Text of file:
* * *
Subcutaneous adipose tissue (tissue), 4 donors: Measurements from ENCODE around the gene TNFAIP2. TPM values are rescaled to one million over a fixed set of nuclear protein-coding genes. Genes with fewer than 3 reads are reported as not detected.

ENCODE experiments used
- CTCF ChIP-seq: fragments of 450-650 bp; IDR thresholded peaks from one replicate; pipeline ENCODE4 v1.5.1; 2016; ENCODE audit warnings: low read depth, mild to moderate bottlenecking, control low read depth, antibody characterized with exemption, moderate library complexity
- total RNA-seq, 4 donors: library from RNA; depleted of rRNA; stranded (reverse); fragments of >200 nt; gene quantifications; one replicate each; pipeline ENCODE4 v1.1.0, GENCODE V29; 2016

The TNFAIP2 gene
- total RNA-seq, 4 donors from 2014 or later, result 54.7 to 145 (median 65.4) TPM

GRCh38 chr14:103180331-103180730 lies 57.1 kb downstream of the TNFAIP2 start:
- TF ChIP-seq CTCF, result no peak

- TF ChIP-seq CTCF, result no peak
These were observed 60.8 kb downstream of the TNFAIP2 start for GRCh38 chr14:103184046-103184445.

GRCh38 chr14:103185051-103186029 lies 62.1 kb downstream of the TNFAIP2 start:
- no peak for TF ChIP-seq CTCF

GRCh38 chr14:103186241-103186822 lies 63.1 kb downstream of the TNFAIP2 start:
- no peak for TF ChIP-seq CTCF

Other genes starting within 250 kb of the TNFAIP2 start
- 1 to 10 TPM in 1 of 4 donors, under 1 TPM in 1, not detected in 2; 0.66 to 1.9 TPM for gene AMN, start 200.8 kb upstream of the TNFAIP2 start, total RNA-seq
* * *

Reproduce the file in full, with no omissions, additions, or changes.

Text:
Subcutaneous adipose tissue (tissue), 4 donors: Measurements from ENCODE around the gene TNFAIP2. TPM values are rescaled to one million over a fixed set of nuclear protein-coding genes. Genes with fewer than 3 reads are reported as not detected.

ENCODE experiments used
- CTCF ChIP-seq: fragments of 450-650 bp; IDR thresholded peaks from one replicate; pipeline ENCODE4 v1.5.1; 2016; ENCODE audit warnings: low read depth, mild to moderate bottlenecking, control low read depth, antibody characterized with exemption, moderate library complexity
- total RNA-seq, 4 donors: library from RNA; depleted of rRNA; stranded (reverse); fragments of >200 nt; gene quantifications; one replicate each; pipeline ENCODE4 v1.1.0, GENCODE V29; 2016

The TNFAIP2 gene
- total RNA-seq, 4 donors from 2014 or later, result 54.7 to 145 (median 65.4) TPM

GRCh38 chr14:103180331-103180730 lies 57.1 kb downstream of the TNFAIP2 start:
- TF ChIP-seq CTCF, result no peak

- TF ChIP-seq CTCF, result no peak
These were observed 60.8 kb downstream of the TNFAIP2 start for GRCh38 chr14:103184046-103184445.

GRCh38 chr14:103185051-103186029 lies 62.1 kb downstream of the TNFAIP2 start:
- no peak for TF ChIP-seq CTCF

GRCh38 chr14:103186241-103186822 lies 63.1 kb downstream of the TNFAIP2 start:
- no peak for TF ChIP-seq CTCF

Other genes starting within 250 kb of the TNFAIP2 start
- 1 to 10 TPM in 1 of 4 donors, under 1 TPM in 1, not detected in 2; 0.66 to 1.9 TPM for gene AMN, start 200.8 kb upstream of the TNFAIP2 start, total RNA-seq